Zuca.

Zuca.

sachimo:

i hate when i’m too comfortable around someone because then my brain thinks its ok to act weird but even then i end up being too weird

(via sleepylol)

tearkat:

Sharpay has changed so much 

tearkat:

Sharpay has changed so much 

(via troyesivan)

redsuns-n-orangemoons:

i-write-wrongs:

realest thing I’ve seen in a while

this was so amazing. so thought provoking. an eye-opening social criticism.
redsuns-n-orangemoons:

i-write-wrongs:

realest thing I’ve seen in a while

this was so amazing. so thought provoking. an eye-opening social criticism.
redsuns-n-orangemoons:

i-write-wrongs:

realest thing I’ve seen in a while

this was so amazing. so thought provoking. an eye-opening social criticism.
redsuns-n-orangemoons:

i-write-wrongs:

realest thing I’ve seen in a while

this was so amazing. so thought provoking. an eye-opening social criticism.
redsuns-n-orangemoons:

i-write-wrongs:

realest thing I’ve seen in a while

this was so amazing. so thought provoking. an eye-opening social criticism.
redsuns-n-orangemoons:

i-write-wrongs:

realest thing I’ve seen in a while

this was so amazing. so thought provoking. an eye-opening social criticism.
redsuns-n-orangemoons:

i-write-wrongs:

realest thing I’ve seen in a while

this was so amazing. so thought provoking. an eye-opening social criticism.
redsuns-n-orangemoons:

i-write-wrongs:

realest thing I’ve seen in a while

this was so amazing. so thought provoking. an eye-opening social criticism.
redsuns-n-orangemoons:

i-write-wrongs:

realest thing I’ve seen in a while

this was so amazing. so thought provoking. an eye-opening social criticism.
redsuns-n-orangemoons:

i-write-wrongs:

realest thing I’ve seen in a while

this was so amazing. so thought provoking. an eye-opening social criticism.

redsuns-n-orangemoons:

i-write-wrongs:

realest thing I’ve seen in a while

this was so amazing. so thought provoking. an eye-opening social criticism.

(via jsantagato)

(via alexernst)

humansofnewyork:

"When I got accepted into the Master’s program at the University of Damascus, it felt like the whole world was in my hands. For the last three weeks before the exam, I studied for 20 hours every day. My eyes got so tired and swollen that I could not see the letters anymore. So when I heard that I passed, I felt that nothing was impossible. All my friends and family were surrounding me and kissing me.""How did you celebrate?""Well, we were poor. So I bought a Pepsi to share with my friends." (Erbil, Iraq)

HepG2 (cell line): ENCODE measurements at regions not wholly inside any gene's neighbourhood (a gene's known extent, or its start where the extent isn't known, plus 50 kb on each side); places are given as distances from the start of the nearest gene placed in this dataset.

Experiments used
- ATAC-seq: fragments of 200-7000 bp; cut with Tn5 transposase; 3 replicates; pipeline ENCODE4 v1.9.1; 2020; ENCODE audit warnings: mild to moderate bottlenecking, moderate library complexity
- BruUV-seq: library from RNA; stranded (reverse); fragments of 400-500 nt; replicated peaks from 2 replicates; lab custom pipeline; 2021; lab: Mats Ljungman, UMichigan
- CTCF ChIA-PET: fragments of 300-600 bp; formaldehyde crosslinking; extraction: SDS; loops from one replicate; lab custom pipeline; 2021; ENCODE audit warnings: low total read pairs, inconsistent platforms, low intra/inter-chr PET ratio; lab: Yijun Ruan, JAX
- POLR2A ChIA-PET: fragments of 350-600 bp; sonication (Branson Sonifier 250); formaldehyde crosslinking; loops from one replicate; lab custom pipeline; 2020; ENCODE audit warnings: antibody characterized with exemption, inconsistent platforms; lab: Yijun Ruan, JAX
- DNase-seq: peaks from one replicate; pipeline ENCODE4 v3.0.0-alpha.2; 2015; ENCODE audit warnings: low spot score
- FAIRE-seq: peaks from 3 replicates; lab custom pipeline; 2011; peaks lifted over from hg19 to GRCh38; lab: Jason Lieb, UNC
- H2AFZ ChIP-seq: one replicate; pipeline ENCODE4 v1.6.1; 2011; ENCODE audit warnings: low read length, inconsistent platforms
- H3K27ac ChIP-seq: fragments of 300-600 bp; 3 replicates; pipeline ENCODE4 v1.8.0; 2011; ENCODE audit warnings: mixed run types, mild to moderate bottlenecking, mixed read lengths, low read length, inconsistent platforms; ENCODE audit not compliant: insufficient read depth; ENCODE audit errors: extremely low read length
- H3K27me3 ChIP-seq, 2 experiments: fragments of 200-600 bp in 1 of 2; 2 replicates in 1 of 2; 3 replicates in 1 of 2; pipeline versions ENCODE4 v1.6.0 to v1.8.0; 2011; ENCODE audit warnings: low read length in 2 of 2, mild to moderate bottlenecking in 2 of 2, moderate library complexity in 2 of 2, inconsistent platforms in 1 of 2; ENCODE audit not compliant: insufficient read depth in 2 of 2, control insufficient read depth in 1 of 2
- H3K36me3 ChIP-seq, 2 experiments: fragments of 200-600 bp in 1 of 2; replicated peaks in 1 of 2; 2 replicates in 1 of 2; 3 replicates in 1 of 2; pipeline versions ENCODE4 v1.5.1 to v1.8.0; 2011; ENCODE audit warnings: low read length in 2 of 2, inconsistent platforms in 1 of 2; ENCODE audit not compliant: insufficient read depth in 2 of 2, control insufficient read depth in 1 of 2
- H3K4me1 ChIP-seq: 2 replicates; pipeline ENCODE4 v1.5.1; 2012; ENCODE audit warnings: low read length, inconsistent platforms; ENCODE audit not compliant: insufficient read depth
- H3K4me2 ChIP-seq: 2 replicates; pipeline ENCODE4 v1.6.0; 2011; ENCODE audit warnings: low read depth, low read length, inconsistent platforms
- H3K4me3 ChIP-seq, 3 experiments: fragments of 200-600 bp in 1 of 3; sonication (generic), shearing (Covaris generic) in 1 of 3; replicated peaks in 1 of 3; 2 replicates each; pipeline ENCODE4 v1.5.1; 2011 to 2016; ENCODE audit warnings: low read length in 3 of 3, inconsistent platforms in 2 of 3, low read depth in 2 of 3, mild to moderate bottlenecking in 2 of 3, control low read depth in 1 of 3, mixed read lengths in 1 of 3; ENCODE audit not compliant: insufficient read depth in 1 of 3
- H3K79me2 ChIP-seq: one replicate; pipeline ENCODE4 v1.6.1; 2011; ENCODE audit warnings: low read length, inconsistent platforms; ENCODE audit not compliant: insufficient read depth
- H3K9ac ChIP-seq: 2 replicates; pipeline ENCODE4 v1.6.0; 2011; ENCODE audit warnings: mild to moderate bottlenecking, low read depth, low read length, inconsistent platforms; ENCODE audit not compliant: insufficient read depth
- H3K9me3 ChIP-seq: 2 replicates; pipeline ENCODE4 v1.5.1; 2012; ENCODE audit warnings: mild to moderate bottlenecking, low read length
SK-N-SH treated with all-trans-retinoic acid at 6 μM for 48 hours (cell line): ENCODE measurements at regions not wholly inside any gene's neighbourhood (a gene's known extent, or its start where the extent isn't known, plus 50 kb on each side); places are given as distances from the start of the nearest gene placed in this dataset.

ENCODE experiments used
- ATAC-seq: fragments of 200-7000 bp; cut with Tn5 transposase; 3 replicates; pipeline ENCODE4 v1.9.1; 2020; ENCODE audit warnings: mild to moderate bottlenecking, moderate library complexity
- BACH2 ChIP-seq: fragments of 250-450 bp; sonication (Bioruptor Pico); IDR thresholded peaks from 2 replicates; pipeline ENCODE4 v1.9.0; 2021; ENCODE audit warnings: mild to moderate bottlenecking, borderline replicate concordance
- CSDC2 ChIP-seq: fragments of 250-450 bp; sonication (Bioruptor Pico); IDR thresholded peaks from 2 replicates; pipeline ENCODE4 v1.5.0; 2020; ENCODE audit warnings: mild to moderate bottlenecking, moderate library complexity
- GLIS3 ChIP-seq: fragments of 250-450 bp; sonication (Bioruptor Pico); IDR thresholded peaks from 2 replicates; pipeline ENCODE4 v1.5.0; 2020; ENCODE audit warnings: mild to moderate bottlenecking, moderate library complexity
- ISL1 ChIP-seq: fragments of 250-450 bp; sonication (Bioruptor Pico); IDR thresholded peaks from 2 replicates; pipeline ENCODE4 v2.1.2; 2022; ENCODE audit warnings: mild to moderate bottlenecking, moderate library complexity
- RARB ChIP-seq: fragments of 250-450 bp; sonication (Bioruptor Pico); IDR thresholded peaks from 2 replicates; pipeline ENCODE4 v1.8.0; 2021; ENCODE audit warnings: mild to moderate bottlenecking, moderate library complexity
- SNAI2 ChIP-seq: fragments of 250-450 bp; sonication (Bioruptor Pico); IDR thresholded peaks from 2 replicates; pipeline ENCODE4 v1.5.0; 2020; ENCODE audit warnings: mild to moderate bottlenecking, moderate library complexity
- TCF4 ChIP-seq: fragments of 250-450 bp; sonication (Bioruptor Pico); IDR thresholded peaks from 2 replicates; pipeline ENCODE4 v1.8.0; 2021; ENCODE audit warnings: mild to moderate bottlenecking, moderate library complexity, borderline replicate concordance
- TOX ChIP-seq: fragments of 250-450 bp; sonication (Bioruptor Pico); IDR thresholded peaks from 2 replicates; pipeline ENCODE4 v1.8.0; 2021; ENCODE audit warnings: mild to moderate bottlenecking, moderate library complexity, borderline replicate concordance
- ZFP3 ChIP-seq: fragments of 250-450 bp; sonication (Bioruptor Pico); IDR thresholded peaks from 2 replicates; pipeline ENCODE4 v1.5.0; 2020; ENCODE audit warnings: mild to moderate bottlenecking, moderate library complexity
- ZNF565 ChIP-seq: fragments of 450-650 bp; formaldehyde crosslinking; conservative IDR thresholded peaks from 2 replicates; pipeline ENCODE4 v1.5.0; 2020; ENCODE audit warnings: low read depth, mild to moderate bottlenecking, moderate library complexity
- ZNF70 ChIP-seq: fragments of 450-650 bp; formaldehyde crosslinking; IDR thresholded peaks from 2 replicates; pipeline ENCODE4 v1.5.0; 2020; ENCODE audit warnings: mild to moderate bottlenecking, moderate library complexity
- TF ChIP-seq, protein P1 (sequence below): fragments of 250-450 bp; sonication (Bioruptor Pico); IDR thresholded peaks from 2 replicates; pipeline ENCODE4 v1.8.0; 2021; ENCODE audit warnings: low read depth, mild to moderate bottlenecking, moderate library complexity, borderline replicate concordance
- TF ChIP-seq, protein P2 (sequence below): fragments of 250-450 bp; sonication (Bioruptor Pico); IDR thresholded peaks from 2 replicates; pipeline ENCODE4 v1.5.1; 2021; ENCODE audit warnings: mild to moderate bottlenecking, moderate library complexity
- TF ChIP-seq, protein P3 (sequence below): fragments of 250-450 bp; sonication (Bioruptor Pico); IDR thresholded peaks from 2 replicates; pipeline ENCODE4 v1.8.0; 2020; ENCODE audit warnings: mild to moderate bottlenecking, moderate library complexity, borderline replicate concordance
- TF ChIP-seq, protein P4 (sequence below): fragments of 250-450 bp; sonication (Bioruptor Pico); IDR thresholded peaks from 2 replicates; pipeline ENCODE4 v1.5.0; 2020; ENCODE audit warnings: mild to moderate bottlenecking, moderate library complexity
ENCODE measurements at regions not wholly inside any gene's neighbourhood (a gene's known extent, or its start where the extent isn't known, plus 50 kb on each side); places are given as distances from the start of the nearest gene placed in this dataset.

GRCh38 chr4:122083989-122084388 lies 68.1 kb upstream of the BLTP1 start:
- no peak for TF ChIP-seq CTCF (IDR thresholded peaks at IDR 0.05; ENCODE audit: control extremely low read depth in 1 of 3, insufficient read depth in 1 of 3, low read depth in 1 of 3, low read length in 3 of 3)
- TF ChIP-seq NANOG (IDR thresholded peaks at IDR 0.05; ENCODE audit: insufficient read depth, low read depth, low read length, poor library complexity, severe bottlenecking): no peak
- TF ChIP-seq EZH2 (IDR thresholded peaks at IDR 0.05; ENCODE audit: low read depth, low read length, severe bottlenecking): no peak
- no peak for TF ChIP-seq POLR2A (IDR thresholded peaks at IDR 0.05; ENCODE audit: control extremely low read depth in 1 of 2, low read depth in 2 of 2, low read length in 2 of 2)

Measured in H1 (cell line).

humansofnewyork:

"When I got accepted into the Master’s program at the University of Damascus, it felt like the whole world was in my hands. For the last three weeks before the exam, I studied for 20 hours every day. My eyes got so tired and swollen that I could not see the letters anymore. So when I heard that I passed, I felt that nothing was impossible. All my friends and family were surrounding me and kissing me."
"How did you celebrate?"
"Well, we were poor. So I bought a Pepsi to share with my friends." 
(Erbil, Iraq)

ignwhore:

*teacher hands you test*
“sorry I’m not interested”

(via alexernst)

humansofnewyork:

"I was going to one of my first exams, and suddenly there was a bombing. In downtown Damascus! I couldn’t believe it! I didn’t think this was possible. Windows were broken everywhere, and there were people on the ground, and the sounds of ambulances. Then over the next few weeks, everything changed. The taxis in the streets were replaced by tanks. You no longer knew who was your friend and who was your enemy. Suddenly you could be killed, and nobody would ask why. Before war, you have rights. People will ask why you were killed. When war comes, nobody asks why you were killed anymore." (Erbil, Iraq)

humansofnewyork:

"I was going to one of my first exams, and suddenly there was a bombing. In downtown Damascus! I couldn’t believe it! I didn’t think this was possible. Windows were broken everywhere, and there were people on the ground, and the sounds of ambulances. Then over the next few weeks, everything changed. The taxis in the streets were replaced by tanks. You no longer knew who was your friend and who was your enemy. Suddenly you could be killed, and nobody would ask why. Before war, you have rights. People will ask why you were killed. When war comes, nobody asks why you were killed anymore." (Erbil, Iraq)